• In the US (of A) according to its constitution, the president nominates judges, both houses of Congress must concur. So the selection of federal judges is a highly political process. Furthermore, the houses of Congress can determine which laws the courts (including the Supreme Court) can not consider. In Israel, a committee of judges, lawyers, and Knesset members (and some others) “elect” the judges. To allow the Knesset a veto over this process seems a great deal less political than the process in the US and simply adds a check against the court choosing its own members.

              You express no angst about the US process. MCP you really are full of it, aren’t you?

              • The USA has a constitution, you moron. Israel doesn’t.

                The current system in Israel was decided upon by a broad committee that discussed the problem and hear a wide range of opinions during a long period and reached a consensus among all parties. Those who now want to change the method want to ram it through the Knesset in a few days, you moron.

                If the system in the US is so political, why should Israel emulate it, you moron ?

                If you want a check against the court choosing its own members you could simply have one less judge on the committee, you moron.

                If you had bothered to read my comments, you would have realized that I was discussing an entirely different issue, i.e. reforms to the supreme court solely for the aim of enabling discriminatory legislation against the opposition.

                You moron.

                • MTC:

                  You have a reading comprehension problem as well.
                  We’re talking process here. I did not advocate Israel select the US process. The point was that you are so narrowly focused (ignorant? badly educated? biased?) that you do not contextualize the process of selecting judges by considering the processes in other countries.

                  I did not advocate that Israel should emulate the US process. The process in Israel after the law would still be far less political that almost any other western country.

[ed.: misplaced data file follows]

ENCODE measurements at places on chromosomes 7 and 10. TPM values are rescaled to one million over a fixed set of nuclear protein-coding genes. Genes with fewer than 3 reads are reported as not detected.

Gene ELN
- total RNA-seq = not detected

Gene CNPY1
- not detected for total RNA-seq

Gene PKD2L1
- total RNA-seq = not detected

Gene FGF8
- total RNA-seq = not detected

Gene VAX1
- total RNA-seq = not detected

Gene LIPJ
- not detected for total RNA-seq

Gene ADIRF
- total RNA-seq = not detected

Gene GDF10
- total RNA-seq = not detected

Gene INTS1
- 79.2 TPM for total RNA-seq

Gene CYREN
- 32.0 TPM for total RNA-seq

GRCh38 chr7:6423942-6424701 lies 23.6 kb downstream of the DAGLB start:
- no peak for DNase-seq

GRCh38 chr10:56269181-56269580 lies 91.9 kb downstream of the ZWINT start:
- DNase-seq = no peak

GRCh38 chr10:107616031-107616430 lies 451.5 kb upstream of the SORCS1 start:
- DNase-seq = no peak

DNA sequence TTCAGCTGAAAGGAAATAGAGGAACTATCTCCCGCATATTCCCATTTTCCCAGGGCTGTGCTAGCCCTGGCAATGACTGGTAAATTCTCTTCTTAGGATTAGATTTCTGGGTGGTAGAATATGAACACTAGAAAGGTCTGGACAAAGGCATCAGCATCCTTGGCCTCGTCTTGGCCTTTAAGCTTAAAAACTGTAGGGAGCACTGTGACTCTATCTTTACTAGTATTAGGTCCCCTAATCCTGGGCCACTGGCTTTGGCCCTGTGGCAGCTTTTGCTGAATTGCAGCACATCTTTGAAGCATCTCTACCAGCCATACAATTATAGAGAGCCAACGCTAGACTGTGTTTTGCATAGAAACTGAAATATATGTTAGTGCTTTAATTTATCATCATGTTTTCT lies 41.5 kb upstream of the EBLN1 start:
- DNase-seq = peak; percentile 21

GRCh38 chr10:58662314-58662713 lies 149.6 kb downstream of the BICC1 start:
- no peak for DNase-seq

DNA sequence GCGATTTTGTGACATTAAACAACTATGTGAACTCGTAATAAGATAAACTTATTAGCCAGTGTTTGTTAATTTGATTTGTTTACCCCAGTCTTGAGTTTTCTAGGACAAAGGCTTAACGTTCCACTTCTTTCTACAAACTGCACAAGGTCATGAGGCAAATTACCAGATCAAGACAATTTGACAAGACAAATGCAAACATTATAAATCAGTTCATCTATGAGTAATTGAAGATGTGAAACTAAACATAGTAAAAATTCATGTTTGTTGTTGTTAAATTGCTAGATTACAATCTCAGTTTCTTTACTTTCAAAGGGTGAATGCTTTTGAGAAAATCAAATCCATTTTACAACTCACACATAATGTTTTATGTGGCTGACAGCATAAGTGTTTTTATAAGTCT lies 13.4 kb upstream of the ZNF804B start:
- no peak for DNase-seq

Israel is still a democracy and if the Knesset oversteps bounds, elections will change things. Laws can be changed. So why are you hyperventilating over the governance of a country to which you are neither a citizen nor a fan of. Try hyperventilating about your own instead.

                  Finally, name calling does you no good. It neither elevates you or your arguments nor does it intimidate me. It does make you seem to be a puerile jerk the likes of which I have not seen since my schoolyard days.

  4. In a straight news story, Sherwood not only fails to provide even a modicum of balance …

    Sherwood is incapable of writing a straight news story. She is a cheap propaganda merchant, whose articles reflect her hostility to Israel, and a disgrace to her profession.

  5. Continued ….

    Agree or disagree with Israel’s new anti-BDS law, but the fact that Israel and her supporters even have to defend the state from charges that it’s descending into fascism or totalitarianism is further proof of the unseriousness and, often, pure malice, which increasing defines Israel’s critics.

    But that is the point, Adam. If you bothered to listen to the serious criticism of this law in Israel you would know that it centers around this very point – its discriminatory nature, which I outlined in my previous comment. You also ignore the context in which the law was presented: not as an isolated piece of legislation, but rather as one of a series intended to muzzle the opposition.

    This is a bad, discriminatory and detrimental law, regardless of whether Sherwood writes an article about it. Your automatic defense of the law just because Sherwood condemns it contributes nothing to the debate.